The significance of Bhutan’s 84th National Day celebrated in Samtse in 1991

Exactly a decade later in 1991, Samtse was the host again. If December 17 was celebrated as the National Day because it marked the ending of the period of internal strife and instability with the election of the First King, then the 84th National Day celebrated in Samtse in 1991 was significant in many ways.

 

Source: Facebook/Samtseinfo

 

The celebrations came a year after the dzongkhag faced activities in southern Bhutan that tried to undermine the security of the country. The 84th National Day was symbolic of the unity of the country.

In the face of uncertainty arising from the threat to the nation’s security, the highlight of the National Day Royal address was on the importance of the Seventh Plan.

It was about the importance of development and improving the living standards of the people, of promoting rapid socio-economic growth and ensuring a balanced development.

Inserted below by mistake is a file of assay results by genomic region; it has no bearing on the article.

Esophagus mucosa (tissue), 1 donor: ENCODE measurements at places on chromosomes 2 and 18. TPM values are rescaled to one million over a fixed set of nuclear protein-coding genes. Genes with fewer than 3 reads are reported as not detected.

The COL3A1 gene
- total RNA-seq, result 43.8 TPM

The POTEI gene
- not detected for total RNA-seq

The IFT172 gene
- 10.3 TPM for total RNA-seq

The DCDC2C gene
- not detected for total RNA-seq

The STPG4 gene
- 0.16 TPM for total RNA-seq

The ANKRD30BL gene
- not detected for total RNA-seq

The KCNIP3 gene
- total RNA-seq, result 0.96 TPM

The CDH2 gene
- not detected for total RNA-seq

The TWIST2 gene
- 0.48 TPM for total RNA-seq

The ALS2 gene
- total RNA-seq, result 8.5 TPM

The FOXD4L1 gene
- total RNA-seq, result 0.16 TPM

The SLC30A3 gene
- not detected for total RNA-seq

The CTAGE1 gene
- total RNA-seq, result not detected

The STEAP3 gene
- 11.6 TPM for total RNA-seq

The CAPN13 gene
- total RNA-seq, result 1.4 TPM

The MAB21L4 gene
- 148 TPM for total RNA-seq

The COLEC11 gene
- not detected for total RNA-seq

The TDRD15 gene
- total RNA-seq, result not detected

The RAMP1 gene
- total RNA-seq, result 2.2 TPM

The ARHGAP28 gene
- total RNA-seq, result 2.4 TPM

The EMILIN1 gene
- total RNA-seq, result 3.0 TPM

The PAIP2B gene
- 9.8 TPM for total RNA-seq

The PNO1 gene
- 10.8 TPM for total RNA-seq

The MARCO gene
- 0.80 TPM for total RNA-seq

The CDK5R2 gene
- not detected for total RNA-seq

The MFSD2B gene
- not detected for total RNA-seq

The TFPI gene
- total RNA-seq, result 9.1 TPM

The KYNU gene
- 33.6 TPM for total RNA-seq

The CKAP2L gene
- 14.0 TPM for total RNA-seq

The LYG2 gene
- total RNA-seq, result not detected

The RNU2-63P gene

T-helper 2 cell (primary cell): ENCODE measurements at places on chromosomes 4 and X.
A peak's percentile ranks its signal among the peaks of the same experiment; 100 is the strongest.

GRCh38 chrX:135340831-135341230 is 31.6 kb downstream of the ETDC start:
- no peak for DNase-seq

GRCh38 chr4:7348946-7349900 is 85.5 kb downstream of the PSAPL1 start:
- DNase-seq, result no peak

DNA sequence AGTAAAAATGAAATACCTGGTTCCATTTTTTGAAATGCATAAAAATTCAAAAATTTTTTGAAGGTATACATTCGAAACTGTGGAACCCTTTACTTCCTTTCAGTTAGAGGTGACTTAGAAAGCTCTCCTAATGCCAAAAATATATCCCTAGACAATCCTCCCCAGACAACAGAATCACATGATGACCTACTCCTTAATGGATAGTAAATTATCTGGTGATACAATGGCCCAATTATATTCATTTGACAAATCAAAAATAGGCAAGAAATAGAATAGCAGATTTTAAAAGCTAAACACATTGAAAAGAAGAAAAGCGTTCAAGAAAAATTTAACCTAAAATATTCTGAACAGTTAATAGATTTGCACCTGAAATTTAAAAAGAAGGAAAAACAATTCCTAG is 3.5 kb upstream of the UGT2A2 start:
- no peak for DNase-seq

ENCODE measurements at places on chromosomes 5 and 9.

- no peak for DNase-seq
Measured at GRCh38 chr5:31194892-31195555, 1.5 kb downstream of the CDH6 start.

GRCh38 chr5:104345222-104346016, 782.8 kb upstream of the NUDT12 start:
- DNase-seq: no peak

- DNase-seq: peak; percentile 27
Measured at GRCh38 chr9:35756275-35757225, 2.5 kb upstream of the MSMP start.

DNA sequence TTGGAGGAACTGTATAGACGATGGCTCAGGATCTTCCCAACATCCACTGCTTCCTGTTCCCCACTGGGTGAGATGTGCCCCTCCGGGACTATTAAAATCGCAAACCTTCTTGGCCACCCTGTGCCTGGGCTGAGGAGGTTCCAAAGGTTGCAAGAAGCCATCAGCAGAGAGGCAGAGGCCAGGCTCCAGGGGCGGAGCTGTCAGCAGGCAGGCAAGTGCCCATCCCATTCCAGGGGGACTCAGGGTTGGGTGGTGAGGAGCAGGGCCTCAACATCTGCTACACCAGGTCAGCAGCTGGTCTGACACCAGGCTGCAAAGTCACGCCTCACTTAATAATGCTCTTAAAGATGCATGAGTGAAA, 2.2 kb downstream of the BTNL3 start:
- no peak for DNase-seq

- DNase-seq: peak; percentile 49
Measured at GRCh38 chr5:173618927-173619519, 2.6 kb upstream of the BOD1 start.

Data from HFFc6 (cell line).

All that the King asked from his people was their trust, continued support and dedication to achieve the national objective.

The transformation of Samtse over the years

Samtse developed. Roads were constructed, industries established, schools and institutions were built and expanded. The dzongkhag saw dramatic development in all sectors.

A decade later, in 2002, Samtse was third time fortunate when it hosted the 95th National Day. The country started its 9th Five-year Plan. The government had allocated Nu 920.6M to make the dzongkhag economically self-sufficient.

It also aimed to strengthen the dzongkhag office and local governance, to expand basic educational and primary health, to preserve national heritage and to encourage environmentally friendly and balanced development among all the gewogs.

By 2010, when the National Statistical Bureau first started documenting the annual Dzongkhag statistics, Samtse already had 80 educational institutions.

In the medical sector, there are nine grade II basic health units (BHU), three hospitals and 21 outreach clinics.

As for the industrial sector, 38 of the 73 manufacturing licences were operational and 377 service licences was in operation.

 

Source: kvagroproducts

 

The dzongkhag also had 8.5 kilometres of irrigation channel covering 753 acres of paddy land which produces 6,266m tonnes of rice. The dzongkhag produced 2.6m kg of oranges and 763,00 kgs of cardamom (in 2007). In addition, there were 2,900 improved breeds of cattle.

Samtse has indeed been transformed. “There is a difference of sky and earth when I first came here,” said Karma, who resettled in Sangacholing a decade ago.